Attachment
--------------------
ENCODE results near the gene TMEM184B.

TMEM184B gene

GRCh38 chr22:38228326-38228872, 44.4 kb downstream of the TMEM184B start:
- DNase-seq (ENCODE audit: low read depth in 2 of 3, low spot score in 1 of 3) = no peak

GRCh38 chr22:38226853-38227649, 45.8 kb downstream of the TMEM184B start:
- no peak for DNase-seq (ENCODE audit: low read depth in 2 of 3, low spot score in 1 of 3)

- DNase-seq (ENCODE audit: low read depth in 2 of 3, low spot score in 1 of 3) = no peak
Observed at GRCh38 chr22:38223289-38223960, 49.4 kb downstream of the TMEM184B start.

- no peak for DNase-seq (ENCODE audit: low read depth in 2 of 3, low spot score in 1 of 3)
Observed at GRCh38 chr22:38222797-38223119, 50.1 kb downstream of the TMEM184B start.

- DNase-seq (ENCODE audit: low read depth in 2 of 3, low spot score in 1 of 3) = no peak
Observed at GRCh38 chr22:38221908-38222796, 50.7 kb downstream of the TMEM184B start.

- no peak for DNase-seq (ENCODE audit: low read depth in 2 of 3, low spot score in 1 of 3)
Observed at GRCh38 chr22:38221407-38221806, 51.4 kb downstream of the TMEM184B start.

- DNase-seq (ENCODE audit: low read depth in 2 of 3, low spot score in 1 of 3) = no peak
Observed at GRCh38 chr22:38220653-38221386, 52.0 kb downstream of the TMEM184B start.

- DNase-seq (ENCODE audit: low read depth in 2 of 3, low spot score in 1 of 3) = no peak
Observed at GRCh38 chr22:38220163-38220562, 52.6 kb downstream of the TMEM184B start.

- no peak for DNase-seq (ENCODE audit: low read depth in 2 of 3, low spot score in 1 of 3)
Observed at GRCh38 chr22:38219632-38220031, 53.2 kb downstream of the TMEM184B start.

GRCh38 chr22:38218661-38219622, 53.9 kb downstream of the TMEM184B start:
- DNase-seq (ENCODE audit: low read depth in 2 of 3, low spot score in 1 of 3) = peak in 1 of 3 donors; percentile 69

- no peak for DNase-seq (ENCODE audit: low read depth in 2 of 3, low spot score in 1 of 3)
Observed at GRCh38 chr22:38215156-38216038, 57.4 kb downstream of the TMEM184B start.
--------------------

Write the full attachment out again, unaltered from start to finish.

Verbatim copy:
ENCODE results near the gene TMEM184B.

TMEM184B gene

GRCh38 chr22:38228326-38228872, 44.4 kb downstream of the TMEM184B start:
- DNase-seq (ENCODE audit: low read depth in 2 of 3, low spot score in 1 of 3) = no peak

GRCh38 chr22:38226853-38227649, 45.8 kb downstream of the TMEM184B start:
- no peak for DNase-seq (ENCODE audit: low read depth in 2 of 3, low spot score in 1 of 3)

- DNase-seq (ENCODE audit: low read depth in 2 of 3, low spot score in 1 of 3) = no peak
Observed at GRCh38 chr22:38223289-38223960, 49.4 kb downstream of the TMEM184B start.

- no peak for DNase-seq (ENCODE audit: low read depth in 2 of 3, low spot score in 1 of 3)
Observed at GRCh38 chr22:38222797-38223119, 50.1 kb downstream of the TMEM184B start.

- DNase-seq (ENCODE audit: low read depth in 2 of 3, low spot score in 1 of 3) = no peak
Observed at GRCh38 chr22:38221908-38222796, 50.7 kb downstream of the TMEM184B start.

- no peak for DNase-seq (ENCODE audit: low read depth in 2 of 3, low spot score in 1 of 3)
Observed at GRCh38 chr22:38221407-38221806, 51.4 kb downstream of the TMEM184B start.

- DNase-seq (ENCODE audit: low read depth in 2 of 3, low spot score in 1 of 3) = no peak
Observed at GRCh38 chr22:38220653-38221386, 52.0 kb downstream of the TMEM184B start.

- DNase-seq (ENCODE audit: low read depth in 2 of 3, low spot score in 1 of 3) = no peak
Observed at GRCh38 chr22:38220163-38220562, 52.6 kb downstream of the TMEM184B start.

- no peak for DNase-seq (ENCODE audit: low read depth in 2 of 3, low spot score in 1 of 3)
Observed at GRCh38 chr22:38219632-38220031, 53.2 kb downstream of the TMEM184B start.

GRCh38 chr22:38218661-38219622, 53.9 kb downstream of the TMEM184B start:
- DNase-seq (ENCODE audit: low read depth in 2 of 3, low spot score in 1 of 3) = peak in 1 of 3 donors; percentile 69

- no peak for DNase-seq (ENCODE audit: low read depth in 2 of 3, low spot score in 1 of 3)
Observed at GRCh38 chr22:38215156-38216038, 57.4 kb downstream of the TMEM184B start.